Before we get into the ending, let’s revisit some of the movie’s more important details, which you may have missed out on if you got to your seats late. (Or if you’re new to the franchise — despite being a sequel many times over, this relatively ambitious monster mash is surprisingly newbie-friendly.)
In case one glance at her over-the-top messed-up mug doesn’t tell the whole story, Annabelle is obviously a haunted doll. But the haunting works in a very specific way, leaving her more or less devoid of personality — especially compared to her haunted doll compatriots in the Child’s Play and, uh, Toy Story series.
While the doll can inexplicably move around in a way that gives off the impression of possession, Annabelle isn’t really a character of her own — she’s more like Billy from James Wan’s own Saw series, serving as a mascot, tool, and avatar of the true forces of evil.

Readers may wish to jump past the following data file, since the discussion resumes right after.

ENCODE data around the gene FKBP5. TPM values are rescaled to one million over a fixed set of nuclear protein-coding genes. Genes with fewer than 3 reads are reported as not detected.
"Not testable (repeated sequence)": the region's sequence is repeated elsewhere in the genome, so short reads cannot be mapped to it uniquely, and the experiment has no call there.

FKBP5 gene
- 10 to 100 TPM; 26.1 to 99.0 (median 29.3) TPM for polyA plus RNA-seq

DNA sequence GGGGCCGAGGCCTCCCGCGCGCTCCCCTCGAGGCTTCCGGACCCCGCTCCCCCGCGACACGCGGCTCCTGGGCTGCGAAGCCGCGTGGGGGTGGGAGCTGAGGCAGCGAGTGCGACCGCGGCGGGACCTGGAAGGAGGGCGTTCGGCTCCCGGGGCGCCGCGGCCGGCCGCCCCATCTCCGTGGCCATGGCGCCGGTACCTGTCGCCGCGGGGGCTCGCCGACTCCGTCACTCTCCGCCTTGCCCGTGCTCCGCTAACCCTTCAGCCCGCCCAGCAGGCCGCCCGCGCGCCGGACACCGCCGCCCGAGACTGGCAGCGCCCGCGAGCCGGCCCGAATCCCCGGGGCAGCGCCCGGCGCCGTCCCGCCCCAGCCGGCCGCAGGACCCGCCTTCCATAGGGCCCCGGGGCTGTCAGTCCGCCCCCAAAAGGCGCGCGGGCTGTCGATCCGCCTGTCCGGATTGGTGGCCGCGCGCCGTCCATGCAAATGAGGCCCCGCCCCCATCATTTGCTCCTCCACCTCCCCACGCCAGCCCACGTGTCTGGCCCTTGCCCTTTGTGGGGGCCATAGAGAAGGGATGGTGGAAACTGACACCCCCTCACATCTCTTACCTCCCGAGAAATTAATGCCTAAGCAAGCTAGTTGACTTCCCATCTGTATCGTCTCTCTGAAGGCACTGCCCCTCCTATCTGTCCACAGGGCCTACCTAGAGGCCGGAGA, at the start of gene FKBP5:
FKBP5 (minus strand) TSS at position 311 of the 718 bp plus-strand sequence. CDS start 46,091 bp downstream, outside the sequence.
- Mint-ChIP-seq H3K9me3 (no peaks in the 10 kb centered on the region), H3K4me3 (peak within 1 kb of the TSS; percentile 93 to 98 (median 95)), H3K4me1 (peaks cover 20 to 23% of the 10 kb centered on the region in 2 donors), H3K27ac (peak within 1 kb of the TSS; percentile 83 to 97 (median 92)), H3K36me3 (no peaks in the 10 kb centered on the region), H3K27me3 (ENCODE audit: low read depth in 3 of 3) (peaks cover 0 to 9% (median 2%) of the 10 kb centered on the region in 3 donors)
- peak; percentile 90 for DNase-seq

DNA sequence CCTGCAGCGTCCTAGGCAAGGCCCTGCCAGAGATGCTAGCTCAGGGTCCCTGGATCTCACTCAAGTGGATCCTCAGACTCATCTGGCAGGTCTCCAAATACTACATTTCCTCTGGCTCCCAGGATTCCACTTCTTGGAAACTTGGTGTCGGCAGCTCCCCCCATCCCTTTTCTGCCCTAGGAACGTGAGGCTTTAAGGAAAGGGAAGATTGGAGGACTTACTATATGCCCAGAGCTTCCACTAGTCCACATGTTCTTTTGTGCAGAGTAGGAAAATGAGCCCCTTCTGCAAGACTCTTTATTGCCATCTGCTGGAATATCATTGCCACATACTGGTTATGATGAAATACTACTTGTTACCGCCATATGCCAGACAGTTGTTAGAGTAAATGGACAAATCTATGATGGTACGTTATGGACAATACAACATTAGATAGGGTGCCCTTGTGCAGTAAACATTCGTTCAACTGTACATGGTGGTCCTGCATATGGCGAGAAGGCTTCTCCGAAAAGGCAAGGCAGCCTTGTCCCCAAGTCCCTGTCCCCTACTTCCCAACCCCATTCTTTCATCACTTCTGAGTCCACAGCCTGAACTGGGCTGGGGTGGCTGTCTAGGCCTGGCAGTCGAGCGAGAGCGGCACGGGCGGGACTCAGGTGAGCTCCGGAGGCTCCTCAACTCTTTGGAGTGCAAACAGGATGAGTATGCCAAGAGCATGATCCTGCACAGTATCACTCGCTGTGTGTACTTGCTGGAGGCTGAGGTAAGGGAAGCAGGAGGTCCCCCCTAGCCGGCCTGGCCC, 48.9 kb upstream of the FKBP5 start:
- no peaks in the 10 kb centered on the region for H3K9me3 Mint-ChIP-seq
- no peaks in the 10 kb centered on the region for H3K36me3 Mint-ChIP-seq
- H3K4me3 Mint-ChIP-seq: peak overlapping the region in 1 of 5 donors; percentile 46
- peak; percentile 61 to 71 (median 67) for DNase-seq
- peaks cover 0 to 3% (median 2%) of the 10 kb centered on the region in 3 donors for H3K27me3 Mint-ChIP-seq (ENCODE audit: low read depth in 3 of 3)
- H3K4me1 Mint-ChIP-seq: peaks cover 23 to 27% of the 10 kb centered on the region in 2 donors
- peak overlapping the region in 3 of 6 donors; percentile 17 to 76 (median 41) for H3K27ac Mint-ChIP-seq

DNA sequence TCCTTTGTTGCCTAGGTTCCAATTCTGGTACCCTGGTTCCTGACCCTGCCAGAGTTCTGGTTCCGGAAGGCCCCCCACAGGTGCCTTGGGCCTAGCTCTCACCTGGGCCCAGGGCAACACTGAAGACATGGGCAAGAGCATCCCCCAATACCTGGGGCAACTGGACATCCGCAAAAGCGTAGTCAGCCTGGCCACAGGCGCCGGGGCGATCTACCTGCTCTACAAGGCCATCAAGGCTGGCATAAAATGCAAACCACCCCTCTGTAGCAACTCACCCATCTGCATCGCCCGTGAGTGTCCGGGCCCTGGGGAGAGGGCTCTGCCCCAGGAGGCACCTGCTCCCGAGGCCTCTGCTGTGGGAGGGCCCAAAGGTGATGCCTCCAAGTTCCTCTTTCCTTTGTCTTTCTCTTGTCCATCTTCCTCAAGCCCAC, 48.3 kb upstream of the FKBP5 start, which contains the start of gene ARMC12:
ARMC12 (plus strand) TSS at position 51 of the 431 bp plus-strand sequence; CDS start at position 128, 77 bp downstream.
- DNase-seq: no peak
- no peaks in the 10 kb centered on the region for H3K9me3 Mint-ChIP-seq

The rules of the Annabelle doll have been previously set up in both the mainline Conjuring movies and the self-titled spinoff series. Rather than having any consciousness herself, she serves as what Lorraine calls a beacon for other spirits, essentially boosting the wi-fi signal for any ghost in her vicinity. As a result, she’s very useful for ghosts and demons, and uniquely deadly to human beings, seemingly containable only by being placed in a locked chamber of holy chapel glass — you know, the kind of thing the Warrens would just naturally have sitting around.